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Schneidered

In June of this year I was in San Francisco for the Team Trials and visited with Gary Schneider, a good friend who had moved there from Fort Lauderdale. We took a few days to see Alcatraz, scenic Marin County, and the Zoo. And speaking of zoos, back to bridge.

4 H by South

None Vul
S Q 9 7 6 5
H 10 9 8 6 5
D A J
C 2
S K 10 3
H K 2
D Q 10 8 3
C A J 9 3
TableS A 8 4
H J 3
D 9 7 6 5 4
C 7 6 5
Lead: C AS J 2
H A Q 7 4
D K 2
C K Q 10 8 4

West

Pass
Pass
All Pass
North

2 D
2 S
East

Pass
Pass
South
1 NT
2 H
4 H

Schneider was South on this 1986 deal at the FLBC. He opened an off-shape 1 NT, a reasonable bid having an honor in each doubleton. This caused West to huddle momentarily — a clue that Schneider would use later. North’s 2 D was a Jacoby transfer and South obligingly bid 2 H. North next bid 2 S to show 5-5 in the majors and South jumped to game with his great heart fit.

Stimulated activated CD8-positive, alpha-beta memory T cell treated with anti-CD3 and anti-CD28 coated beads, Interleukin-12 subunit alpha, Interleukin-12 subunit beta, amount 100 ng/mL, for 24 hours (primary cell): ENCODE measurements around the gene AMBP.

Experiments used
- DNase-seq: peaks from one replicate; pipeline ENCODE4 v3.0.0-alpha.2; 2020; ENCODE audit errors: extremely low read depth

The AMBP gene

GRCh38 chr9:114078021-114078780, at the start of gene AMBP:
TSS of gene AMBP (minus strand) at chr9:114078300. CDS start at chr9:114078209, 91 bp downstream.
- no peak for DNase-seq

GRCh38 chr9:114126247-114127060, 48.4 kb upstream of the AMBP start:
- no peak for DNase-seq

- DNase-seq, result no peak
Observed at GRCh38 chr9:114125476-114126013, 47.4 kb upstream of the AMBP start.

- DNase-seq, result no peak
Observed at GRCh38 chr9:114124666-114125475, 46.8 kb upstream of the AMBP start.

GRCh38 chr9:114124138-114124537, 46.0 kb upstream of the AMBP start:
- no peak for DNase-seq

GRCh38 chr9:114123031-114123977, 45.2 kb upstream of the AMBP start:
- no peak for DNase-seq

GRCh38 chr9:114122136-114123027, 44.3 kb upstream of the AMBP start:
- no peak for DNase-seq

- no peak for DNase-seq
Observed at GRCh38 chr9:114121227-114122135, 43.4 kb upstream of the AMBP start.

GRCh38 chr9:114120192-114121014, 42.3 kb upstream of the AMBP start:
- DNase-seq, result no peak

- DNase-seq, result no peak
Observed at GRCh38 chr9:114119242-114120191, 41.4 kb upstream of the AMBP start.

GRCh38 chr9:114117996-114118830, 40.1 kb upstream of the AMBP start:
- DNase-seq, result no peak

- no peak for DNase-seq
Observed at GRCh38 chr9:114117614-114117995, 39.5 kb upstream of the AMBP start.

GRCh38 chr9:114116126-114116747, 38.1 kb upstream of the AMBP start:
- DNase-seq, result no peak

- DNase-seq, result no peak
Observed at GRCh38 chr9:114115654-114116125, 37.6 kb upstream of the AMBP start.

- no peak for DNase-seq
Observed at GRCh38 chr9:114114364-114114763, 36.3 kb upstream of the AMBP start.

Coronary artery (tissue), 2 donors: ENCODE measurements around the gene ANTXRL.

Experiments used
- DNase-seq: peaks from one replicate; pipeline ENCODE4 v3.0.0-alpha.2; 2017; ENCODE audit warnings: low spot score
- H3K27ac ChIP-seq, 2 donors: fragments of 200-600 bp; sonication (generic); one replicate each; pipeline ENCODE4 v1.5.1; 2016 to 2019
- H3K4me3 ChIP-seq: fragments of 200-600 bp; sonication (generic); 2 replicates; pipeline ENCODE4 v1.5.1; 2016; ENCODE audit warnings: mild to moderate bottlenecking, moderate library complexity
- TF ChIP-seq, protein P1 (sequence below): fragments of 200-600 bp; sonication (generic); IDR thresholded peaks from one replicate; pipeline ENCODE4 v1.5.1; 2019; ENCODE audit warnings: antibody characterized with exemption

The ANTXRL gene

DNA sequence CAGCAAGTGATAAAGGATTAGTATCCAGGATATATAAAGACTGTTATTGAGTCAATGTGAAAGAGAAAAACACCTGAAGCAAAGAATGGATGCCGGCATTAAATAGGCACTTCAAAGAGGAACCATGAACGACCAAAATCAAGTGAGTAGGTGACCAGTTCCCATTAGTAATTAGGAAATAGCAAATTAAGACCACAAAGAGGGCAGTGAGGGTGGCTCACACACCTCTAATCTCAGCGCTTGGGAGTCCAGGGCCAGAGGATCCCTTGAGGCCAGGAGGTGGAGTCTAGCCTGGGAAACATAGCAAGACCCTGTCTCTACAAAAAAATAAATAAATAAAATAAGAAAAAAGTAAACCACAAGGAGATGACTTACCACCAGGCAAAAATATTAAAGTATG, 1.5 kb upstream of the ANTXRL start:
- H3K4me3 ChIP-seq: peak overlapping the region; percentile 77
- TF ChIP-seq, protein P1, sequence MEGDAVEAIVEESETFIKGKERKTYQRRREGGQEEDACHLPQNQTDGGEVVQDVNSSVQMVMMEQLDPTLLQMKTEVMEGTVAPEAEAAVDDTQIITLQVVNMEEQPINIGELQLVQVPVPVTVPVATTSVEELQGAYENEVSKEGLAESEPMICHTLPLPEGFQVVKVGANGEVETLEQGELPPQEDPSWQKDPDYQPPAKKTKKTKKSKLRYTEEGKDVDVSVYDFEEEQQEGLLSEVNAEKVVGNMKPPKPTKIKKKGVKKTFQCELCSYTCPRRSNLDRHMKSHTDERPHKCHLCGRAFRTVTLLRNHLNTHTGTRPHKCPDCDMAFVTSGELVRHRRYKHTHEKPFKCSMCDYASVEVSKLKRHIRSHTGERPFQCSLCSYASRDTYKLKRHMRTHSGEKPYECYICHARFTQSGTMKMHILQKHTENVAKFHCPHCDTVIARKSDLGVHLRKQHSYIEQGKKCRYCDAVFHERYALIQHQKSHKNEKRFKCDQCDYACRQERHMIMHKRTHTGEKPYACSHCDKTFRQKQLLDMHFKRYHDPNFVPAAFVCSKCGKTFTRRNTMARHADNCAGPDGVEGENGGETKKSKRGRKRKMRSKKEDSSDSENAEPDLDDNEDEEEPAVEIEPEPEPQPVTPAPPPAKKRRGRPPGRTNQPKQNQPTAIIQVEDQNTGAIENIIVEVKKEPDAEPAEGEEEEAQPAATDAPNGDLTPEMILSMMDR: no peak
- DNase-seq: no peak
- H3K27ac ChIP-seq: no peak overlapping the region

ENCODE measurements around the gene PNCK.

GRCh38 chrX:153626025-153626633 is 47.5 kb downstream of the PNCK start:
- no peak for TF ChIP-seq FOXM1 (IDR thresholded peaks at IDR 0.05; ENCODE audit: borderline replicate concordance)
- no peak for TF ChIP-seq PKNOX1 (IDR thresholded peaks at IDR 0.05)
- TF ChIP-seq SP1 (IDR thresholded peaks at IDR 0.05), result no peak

West led the C A and shifted to a diamond, won by dummy’s jack. The normal play to avoid a loser in the trump suit is to finesse the queen; but Schneider felt West had the king from his reluctant pass over 1 NT. Accordingly, he embarked on a clever campaign to induce an error. He cashed the H A, crossed to the D A, and led another heart; jack; queen; king.

West was on lead in an uncomfortable situation. Looking at all four hands it is obvious to lead a spade and defeat the contract; but West did not know his partner held the S A. Clearly, a diamond lead would yield a ruff and discard, so West returned a “harmless” club. This indeed would have been harmless if declarer held a balanced hand; but the hidden five-card club suit provided four discards for North’s spades. I guess you could say that West was schneidered on this one.

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© 1996 Richard Pavlicek